How Talk of Nuclear War Affected Trading This Week


Lawrence McMillan Image Lawrence McMillan Founder and President, McMillan Analysis Corporation

If this news forces SPX to close below 2460, we likely will be into the correction that the market has avoided for so long. Otherwise, it will merely be another minor pullback within the ongoing bull trend, says technical expert and options specialist Larry McMillan.

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Tuesday, things were rolling along at their usual lethargic, bullish pace, trading at a new all-time high by a good distance. Then late in the day, a punch came flying in from somewhere in the back: the threat of nuclear war.

The threat is small, to be sure (or the market would be down a lot more than it is), but it was enough to derail some of the complacency that has gripped the market.

Even with that modest amount of selling, coupled with some further selling Wednesday morning, S&P 500 (SPX) has not even violated the first support level at 2460.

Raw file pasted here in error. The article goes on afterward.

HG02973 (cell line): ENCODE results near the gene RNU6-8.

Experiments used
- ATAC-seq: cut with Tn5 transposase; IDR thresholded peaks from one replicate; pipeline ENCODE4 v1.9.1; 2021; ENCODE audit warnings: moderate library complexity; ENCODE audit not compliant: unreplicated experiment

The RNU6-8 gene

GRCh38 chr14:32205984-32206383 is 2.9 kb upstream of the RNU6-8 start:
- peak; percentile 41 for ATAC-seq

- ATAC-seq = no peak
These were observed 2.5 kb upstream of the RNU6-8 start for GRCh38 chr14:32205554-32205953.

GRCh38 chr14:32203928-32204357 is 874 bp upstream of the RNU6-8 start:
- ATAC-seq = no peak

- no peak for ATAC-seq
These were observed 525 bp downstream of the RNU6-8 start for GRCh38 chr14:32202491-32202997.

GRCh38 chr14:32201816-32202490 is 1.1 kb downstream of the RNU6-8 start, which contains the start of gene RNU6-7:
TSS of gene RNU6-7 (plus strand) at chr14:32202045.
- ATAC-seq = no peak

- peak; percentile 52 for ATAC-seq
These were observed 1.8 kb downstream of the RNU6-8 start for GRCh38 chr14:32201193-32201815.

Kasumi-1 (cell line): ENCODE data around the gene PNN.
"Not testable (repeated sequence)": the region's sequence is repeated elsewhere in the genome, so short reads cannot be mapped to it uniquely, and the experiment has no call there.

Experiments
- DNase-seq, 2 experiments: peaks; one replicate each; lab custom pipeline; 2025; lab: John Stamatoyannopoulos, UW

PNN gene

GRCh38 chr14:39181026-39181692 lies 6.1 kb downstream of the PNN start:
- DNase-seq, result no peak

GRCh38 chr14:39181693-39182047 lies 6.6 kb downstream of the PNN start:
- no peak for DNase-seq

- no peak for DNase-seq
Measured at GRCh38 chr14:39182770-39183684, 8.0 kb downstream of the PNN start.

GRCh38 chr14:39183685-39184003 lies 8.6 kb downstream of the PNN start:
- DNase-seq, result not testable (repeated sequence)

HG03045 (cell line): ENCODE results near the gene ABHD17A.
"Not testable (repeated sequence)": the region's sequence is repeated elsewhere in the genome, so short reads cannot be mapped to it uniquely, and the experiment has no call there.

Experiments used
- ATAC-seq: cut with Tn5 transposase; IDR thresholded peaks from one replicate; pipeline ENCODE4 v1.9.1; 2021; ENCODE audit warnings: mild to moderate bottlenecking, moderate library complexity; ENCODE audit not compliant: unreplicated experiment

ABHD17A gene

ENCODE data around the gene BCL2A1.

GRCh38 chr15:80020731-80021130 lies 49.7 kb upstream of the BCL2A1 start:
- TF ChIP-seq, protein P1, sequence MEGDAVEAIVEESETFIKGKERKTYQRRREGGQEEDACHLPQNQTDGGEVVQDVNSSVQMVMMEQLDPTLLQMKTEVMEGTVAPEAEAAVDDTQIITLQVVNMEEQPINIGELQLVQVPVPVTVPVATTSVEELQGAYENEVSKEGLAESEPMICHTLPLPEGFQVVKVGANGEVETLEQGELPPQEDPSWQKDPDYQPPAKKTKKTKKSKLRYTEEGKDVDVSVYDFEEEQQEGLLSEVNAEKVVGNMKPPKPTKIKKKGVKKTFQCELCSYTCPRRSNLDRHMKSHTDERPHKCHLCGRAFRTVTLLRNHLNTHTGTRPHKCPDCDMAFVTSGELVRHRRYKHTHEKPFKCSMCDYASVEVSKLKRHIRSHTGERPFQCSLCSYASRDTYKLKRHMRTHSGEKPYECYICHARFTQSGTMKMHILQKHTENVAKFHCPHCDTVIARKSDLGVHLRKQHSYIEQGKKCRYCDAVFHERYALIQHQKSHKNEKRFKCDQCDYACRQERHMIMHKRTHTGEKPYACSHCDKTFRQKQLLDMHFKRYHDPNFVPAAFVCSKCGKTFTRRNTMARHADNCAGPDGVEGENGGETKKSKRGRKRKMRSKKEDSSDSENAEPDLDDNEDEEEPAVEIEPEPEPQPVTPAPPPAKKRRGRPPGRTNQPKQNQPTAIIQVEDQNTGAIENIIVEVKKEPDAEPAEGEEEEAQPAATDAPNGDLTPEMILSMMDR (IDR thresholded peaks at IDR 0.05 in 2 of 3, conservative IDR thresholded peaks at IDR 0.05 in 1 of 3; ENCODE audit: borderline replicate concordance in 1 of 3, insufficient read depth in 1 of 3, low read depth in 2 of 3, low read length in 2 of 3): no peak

So, the SPX chart remains bullish for now.

Equity-only put-call ratios did not react to the late news Tuesday, so they remain strongly on buy signals.

Market breadth wasn’t good before that late news, and then it deteriorated even more as the selling took hold late in the day. Hence, both breadth oscillators remain on sell signals. However, they are nowhere near oversold levels yet.

Perhaps these oscillators are beginning to regain some relevance, for their most recent sell signals of
just a few days ago are seemingly working out.

Volatility is the area where big changes could take place if complacency is shaken. CBOE Volatility Index (VIX) jumped a bit higher, and Wednesday morning it has even exceeded 12.

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